CommentPlus: pick of the papers

The ten must-read pieces from this morning’s papers.

1. Novelty won't sustain this alliance (Independent)

David Cameron has always been a brilliant choreographer, and he will manage the Tory right and the Lib Dem left with attentive charm. However, Steve Richards points out, ideology does matter, and the coalition cannot last long.

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2. Cameron's daring will change politics for ever (Times)

Daniel Finkelstein argues that a Tory partnership with the Liberal Democrats has wiped out the anti-Conservative majority at a stroke. Cameron now has the potential to lift himself and the party above normal partisan politics.

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3. The political infighting won't be over until we have another election (Daily Telegraph)

Simon Heffer predicts that the coalition government will be unsatisfactory and short-lived. The parties have agreed to the pact, but neither will like what it means in practice.

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4. Congratulations, Mr Cameron. Now learn the lessons of a dismal campaign (Guardian)

Tim Montgomerie looks back at the Conservative election campaign. The Tory leader is No 10-bound, but a sensible strategy would have put him there last week with no need for alliances

5. A coalition with the Tories comes with huge risks for Clegg (Independent)

One of the paradoxes of the third party is that it wanted and yet feared a hung parliament, observes Andrew Grice, who explores the negotiating process of the past few days. Was Nick Clegg's true intention always to do a deal with the Tories?

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6. Brace yourself, Britain, for higher taxation (Financial Times)

The British have no appetite for fewer public services, but, as John Kay points out, Britain cannot aspire to continental European levels of public services with lower tax rates. Much of the rebalancing of public finances will come from higher taxes.

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7. As a fraught Tory-Lib Dem era begins, Labour must renew itself once more (Guardian)

Cameron has limped into No 10 and Clegg may pay heavily in vote losses for the Lib Dems. But now, argues Jonathan Freedland, Labour, recast as truly progressive, can forge a bright future for itself.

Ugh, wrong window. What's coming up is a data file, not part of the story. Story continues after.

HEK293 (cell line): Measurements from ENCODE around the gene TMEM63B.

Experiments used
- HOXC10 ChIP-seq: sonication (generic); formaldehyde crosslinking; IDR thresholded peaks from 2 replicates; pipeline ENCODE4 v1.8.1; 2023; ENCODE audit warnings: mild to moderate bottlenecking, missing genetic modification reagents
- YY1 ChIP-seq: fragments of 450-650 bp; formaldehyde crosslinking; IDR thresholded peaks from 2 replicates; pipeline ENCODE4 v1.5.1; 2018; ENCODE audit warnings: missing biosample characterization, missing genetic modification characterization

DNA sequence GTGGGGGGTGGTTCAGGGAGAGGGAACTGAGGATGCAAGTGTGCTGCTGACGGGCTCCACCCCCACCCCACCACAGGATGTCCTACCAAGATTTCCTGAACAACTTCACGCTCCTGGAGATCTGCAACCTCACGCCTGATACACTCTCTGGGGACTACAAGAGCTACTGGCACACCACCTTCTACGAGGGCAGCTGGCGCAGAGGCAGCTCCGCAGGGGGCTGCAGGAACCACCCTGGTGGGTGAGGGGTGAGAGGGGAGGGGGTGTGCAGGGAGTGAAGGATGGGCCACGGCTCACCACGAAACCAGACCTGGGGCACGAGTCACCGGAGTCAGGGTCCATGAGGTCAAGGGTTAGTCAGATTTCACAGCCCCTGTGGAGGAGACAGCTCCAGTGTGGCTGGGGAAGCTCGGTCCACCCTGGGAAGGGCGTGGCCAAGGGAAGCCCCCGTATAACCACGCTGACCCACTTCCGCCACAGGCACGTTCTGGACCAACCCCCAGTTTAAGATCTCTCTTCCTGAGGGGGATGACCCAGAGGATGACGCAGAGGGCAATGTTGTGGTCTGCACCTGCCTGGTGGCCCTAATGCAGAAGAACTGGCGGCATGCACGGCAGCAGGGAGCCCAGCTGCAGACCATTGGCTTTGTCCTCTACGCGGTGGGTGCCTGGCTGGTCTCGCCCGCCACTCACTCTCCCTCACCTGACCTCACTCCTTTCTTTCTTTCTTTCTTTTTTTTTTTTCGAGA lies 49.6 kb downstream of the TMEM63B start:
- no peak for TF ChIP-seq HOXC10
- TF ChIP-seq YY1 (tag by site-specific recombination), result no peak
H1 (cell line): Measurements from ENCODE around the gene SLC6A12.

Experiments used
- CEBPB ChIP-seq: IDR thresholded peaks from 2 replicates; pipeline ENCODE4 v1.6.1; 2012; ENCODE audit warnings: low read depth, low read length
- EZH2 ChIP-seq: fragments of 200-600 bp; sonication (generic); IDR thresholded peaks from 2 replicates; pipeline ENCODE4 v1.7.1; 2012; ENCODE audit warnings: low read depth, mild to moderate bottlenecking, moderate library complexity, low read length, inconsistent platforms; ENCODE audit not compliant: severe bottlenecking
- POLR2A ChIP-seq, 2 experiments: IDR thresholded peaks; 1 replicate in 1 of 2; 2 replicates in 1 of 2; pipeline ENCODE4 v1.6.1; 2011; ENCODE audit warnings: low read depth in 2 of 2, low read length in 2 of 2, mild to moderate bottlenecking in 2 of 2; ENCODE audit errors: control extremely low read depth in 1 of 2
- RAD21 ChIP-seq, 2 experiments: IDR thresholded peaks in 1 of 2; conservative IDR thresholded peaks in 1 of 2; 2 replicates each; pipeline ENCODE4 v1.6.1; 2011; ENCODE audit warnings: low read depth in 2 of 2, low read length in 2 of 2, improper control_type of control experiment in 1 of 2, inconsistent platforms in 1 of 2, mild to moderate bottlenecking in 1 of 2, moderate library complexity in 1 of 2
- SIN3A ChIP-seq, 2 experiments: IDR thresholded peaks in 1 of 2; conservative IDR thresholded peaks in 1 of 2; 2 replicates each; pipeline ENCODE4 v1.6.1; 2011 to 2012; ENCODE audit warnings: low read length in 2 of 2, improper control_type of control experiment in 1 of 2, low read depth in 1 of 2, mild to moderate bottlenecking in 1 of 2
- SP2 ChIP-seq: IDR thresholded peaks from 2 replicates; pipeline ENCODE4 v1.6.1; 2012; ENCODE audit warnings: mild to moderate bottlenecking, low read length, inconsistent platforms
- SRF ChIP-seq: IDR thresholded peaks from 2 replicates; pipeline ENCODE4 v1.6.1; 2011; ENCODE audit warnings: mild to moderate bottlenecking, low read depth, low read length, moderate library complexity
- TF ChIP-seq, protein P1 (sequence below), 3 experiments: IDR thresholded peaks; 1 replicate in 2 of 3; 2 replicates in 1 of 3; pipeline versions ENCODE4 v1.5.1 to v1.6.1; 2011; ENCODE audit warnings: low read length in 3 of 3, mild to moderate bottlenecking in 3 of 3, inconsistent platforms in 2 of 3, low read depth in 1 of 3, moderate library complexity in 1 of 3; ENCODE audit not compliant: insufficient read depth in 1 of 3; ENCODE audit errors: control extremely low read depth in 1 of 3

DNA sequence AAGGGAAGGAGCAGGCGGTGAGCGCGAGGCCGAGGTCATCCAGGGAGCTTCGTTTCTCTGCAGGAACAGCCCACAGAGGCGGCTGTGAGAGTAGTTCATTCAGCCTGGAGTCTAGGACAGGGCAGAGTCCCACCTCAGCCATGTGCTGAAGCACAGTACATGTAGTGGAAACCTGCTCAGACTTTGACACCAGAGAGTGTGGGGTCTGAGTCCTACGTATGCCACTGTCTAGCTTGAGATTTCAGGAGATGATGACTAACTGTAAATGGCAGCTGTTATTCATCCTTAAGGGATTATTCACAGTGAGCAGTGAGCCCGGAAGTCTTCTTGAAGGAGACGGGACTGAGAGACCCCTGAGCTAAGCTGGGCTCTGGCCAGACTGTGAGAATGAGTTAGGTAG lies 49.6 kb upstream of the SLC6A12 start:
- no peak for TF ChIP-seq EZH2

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8. Labour's leadership needs the stamp of a genuinely new era (Independent)

Donald Macintyre argues that Labour needs to occupy the opposition benches with its taste for power intact, as it failed to do after Margaret Thatcher's victory in 1979.

9. Stop making sacrifices to the market gods (Times)

Anatole Kaletsky warns that politicians are being bullied into making rash decisions to satisfy arbitrary deadlines laid down by supposedly implacable financial markets. Instead, more attention should be paid to deeper economic and business interests.

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10. Governments up the stakes in their fight with markets (Financial Times)

The eurozone must create a system that recognises and responds to reality, writes Martin Wolf. In the eurozone's first crisis, governments must confront big choices -- including the need for greater integration or disintegration.

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Jeremy Corbyn, Labour leader. Getty
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Can Jeremy Corbyn win the 2017 general election?

Does the Labour leader have a chance of becoming prime minister?

 

After less than two years as Labour leader, Jeremy Corbyn is leading the party into a snap general election. This isn’t the first vote of national significance since his election, however, since he was in office during the 2016 EU referendum.

It’s also not his first serious challenge: after the Brexit vote, his MPs voted “no confidence” in him and Owen Smith challenged him for the leadership. Corbyn saw off that threat to his position convincingly, so can he pull out another electoral triumph and become prime minister?

Can Jeremy Corbyn become prime minister? The polls

Since May 2015, the Conservative Party has consistently led in the polls. The latest polls gives Labour ratings in the mid-20s, while the Conservatives are on the mid-40s – numbers which, if borne out at the polls, would give Labour its worst result since 1935.

But should we believe the general election polls? Glen O’Hara, professor of modern and contemporary history at Oxford Brookes University, points out that the polls have been wrong before, and could be overstating Labour’s collapse. However, a 20-point gap is far outside the margin of error. A Corbyn win would be an unprecedented upset.

Can Jeremy Corbyn become prime minister? Electoral record

At the 2016 local elections, Labour did not gain any councils and lost 18 seats and 4% of the vote. James Schneider, the co-founder of Momentum who is now Corbyn’s head of strategic communications, said this showed Labour was on the right trajectory, but it’s a disappointment for an opposition to make no gains. And at the Copeland by-election this February, Labour lost the seat to the Tories – the first government gain in a by-election since 1982.

Can  Jeremy Corbyn become prime minister? The verdict

Jeremy Corbyn’s path to power would be one of the greatest surprises in British politics. But unlikely doesn’t mean impossible. It would take some extraordinary events, but it could happen. Check out the latest odds to see how the markets rate his chances.

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